News / Africa

DRC Awaits Election Results

A supporter of President Joseph Kabila stands at his party's headquarters in Kinshasa, Democratic Republic of Congo, December 1, 2011.
A supporter of President Joseph Kabila stands at his party's headquarters in Kinshasa, Democratic Republic of Congo, December 1, 2011.

With most of the votes counted, Democratic Republic of Congo President Joseph Kabila appears headed for re-election, though full results have been delayed until Thursday.

Results from nearly 90 percent of the country's polling places show Kabila in the lead with almost 50 percent of the total vote. His closest challenger, Etienne Tshisekedi, has 33 percent.

Supporters of both men have hinted that violence could break out if their candidate is not awarded victory.

Troops in the capital of Kinshasa and other major cities are on standby, in case of unrest.

The electoral commission was scheduled to reveal the final outcome Tuesday but delayed, saying it would not have a full count until Thursday.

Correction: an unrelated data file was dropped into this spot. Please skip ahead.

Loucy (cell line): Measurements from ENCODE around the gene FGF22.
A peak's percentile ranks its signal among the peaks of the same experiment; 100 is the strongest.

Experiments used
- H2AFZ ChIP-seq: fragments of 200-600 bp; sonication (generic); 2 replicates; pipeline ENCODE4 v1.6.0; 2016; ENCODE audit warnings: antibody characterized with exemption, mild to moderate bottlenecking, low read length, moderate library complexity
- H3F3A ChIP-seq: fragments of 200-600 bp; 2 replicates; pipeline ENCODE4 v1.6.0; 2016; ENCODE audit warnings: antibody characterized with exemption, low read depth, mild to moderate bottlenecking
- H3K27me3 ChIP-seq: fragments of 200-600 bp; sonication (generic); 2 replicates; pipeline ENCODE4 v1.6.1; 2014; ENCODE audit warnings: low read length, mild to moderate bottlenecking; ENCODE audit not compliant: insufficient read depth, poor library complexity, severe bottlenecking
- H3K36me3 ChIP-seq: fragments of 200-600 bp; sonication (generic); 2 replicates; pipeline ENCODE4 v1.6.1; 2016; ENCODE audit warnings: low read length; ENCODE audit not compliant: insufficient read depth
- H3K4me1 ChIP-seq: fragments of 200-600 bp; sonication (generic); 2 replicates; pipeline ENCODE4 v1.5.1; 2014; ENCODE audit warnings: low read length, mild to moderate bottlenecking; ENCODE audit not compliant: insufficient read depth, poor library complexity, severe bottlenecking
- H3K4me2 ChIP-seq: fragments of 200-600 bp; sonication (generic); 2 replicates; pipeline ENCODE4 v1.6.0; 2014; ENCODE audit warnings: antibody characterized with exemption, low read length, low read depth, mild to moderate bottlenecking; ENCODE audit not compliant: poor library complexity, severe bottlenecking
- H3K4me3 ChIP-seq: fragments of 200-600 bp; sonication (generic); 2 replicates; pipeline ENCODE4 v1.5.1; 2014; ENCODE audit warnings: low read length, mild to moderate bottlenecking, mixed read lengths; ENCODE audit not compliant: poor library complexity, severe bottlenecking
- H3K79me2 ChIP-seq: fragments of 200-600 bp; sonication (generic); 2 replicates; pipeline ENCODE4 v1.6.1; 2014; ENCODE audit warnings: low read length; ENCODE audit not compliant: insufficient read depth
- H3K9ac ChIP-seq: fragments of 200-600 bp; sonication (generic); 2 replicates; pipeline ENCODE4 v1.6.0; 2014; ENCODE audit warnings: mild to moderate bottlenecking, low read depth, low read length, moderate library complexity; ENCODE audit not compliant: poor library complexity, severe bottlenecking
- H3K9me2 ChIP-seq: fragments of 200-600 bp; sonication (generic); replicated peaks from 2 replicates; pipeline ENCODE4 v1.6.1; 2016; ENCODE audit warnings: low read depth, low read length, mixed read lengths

The delay means President Kabila has remained office past the end of his term, which expired at midnight Tuesday (UTC 22:00).

Kinshasa has been largely quiet so far, except for an incident Tuesday when police used tear gas to disperse supporters of Tshisekedi, near the headquarters of his party.

On Tuesday, the U.S. embassy ordered its employees to remain within Kinshasa's residential Gombe area because of what it called the "fluid security situation."

Officials in the neighboring Congo Republic say thousands of people have arrived from the DRC to escape possible post-election unrest.

The United Nations, European Union and African Union are appealing to the DRC's people and political figures to remain calm and avoid bloodshed.